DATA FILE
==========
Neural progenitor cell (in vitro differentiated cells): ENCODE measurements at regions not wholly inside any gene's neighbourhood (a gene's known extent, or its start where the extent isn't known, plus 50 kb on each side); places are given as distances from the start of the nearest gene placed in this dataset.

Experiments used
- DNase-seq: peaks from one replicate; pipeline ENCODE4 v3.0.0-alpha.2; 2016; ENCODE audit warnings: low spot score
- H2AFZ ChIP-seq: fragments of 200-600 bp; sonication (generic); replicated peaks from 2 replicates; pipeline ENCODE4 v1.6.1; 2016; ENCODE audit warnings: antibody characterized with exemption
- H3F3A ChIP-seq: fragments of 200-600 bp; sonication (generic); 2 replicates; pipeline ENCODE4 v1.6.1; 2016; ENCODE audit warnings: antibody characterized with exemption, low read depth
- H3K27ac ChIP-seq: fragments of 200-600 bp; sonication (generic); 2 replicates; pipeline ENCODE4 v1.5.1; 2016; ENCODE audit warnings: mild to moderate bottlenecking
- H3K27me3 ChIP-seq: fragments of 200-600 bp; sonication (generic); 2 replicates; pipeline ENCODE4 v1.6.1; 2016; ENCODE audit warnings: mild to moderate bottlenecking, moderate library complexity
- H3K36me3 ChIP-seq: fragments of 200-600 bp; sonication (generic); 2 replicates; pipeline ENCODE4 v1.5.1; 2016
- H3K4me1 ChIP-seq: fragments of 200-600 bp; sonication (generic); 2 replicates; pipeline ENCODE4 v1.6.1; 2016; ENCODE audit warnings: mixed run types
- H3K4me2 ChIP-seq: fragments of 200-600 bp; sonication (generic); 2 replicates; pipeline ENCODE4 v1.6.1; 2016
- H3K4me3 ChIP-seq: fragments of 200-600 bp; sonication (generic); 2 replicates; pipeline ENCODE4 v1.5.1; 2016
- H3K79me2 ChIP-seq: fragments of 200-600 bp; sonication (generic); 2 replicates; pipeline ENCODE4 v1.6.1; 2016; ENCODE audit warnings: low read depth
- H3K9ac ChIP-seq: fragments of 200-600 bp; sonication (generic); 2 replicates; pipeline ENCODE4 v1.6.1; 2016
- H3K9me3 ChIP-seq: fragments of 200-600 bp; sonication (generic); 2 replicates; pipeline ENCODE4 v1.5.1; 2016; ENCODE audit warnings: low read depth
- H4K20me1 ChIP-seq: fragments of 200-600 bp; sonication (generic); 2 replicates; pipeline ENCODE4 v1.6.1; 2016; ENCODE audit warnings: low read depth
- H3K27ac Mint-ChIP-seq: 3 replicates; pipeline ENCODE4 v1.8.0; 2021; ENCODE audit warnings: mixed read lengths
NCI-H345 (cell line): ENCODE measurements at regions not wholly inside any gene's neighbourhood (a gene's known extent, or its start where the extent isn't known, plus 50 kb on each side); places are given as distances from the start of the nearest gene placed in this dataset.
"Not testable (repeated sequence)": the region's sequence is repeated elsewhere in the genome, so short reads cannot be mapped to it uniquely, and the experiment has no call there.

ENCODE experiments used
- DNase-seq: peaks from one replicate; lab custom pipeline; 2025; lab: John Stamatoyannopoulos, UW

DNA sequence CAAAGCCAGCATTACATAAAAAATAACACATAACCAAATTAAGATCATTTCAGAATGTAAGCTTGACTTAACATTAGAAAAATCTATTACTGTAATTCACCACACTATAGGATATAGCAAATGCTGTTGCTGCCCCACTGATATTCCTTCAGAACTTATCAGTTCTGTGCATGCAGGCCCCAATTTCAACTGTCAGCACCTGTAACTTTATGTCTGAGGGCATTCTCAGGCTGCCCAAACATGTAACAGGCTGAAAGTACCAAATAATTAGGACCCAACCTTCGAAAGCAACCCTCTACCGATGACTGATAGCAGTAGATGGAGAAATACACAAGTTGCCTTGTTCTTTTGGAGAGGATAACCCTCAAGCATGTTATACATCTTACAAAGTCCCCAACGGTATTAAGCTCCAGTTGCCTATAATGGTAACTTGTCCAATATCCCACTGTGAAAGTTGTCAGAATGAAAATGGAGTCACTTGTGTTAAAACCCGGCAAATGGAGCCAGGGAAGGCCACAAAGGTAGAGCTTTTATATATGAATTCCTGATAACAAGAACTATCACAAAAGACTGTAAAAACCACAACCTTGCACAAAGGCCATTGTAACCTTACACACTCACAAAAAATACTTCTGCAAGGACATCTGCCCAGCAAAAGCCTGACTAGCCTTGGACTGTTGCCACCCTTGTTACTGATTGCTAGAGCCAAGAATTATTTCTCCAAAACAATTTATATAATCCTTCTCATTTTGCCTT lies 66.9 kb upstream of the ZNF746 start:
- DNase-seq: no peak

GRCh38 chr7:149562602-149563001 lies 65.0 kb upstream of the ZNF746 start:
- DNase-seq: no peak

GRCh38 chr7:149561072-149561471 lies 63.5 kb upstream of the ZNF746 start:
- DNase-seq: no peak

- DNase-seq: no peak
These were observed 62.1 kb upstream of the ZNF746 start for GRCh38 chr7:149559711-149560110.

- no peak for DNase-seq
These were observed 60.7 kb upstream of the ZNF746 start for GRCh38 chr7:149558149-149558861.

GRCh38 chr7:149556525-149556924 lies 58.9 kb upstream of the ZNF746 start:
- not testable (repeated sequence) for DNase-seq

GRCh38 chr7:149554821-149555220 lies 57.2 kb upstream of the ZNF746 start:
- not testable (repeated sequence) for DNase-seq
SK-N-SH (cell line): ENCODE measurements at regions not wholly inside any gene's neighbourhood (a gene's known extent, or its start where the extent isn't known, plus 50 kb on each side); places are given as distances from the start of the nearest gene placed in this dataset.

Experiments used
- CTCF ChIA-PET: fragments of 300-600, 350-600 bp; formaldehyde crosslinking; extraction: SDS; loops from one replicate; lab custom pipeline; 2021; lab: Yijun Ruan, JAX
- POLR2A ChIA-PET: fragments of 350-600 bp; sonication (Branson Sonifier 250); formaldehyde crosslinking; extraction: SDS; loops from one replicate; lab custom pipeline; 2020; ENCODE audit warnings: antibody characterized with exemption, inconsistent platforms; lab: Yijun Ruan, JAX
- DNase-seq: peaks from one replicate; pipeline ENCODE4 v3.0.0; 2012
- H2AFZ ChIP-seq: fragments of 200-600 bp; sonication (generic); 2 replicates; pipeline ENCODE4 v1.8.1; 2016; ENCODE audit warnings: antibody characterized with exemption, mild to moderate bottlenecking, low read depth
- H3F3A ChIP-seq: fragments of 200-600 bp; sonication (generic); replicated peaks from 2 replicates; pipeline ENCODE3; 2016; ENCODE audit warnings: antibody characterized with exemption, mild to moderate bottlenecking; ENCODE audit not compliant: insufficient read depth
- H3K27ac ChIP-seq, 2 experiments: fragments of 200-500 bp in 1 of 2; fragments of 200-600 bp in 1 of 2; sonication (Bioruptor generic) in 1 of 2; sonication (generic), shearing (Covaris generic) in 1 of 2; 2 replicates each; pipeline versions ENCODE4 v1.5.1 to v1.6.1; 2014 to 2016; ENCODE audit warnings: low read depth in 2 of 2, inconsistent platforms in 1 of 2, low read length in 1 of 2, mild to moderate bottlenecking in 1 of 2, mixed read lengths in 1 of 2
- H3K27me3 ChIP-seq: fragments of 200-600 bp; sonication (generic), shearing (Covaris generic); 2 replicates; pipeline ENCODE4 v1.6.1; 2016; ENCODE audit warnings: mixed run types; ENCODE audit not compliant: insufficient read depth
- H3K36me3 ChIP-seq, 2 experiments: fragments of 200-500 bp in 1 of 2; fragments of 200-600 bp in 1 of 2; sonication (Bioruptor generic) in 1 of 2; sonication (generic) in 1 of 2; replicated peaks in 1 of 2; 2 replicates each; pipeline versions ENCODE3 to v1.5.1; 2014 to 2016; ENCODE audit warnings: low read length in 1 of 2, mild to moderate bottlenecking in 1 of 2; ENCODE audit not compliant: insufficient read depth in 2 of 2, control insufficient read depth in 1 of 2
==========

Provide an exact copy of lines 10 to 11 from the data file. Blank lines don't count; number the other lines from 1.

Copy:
- H3K4me2 ChIP-seq: fragments of 200-600 bp; sonication (generic); 2 replicates; pipeline ENCODE4 v1.6.1; 2016
- H3K4me3 ChIP-seq: fragments of 200-600 bp; sonication (generic); 2 replicates; pipeline ENCODE4 v1.5.1; 2016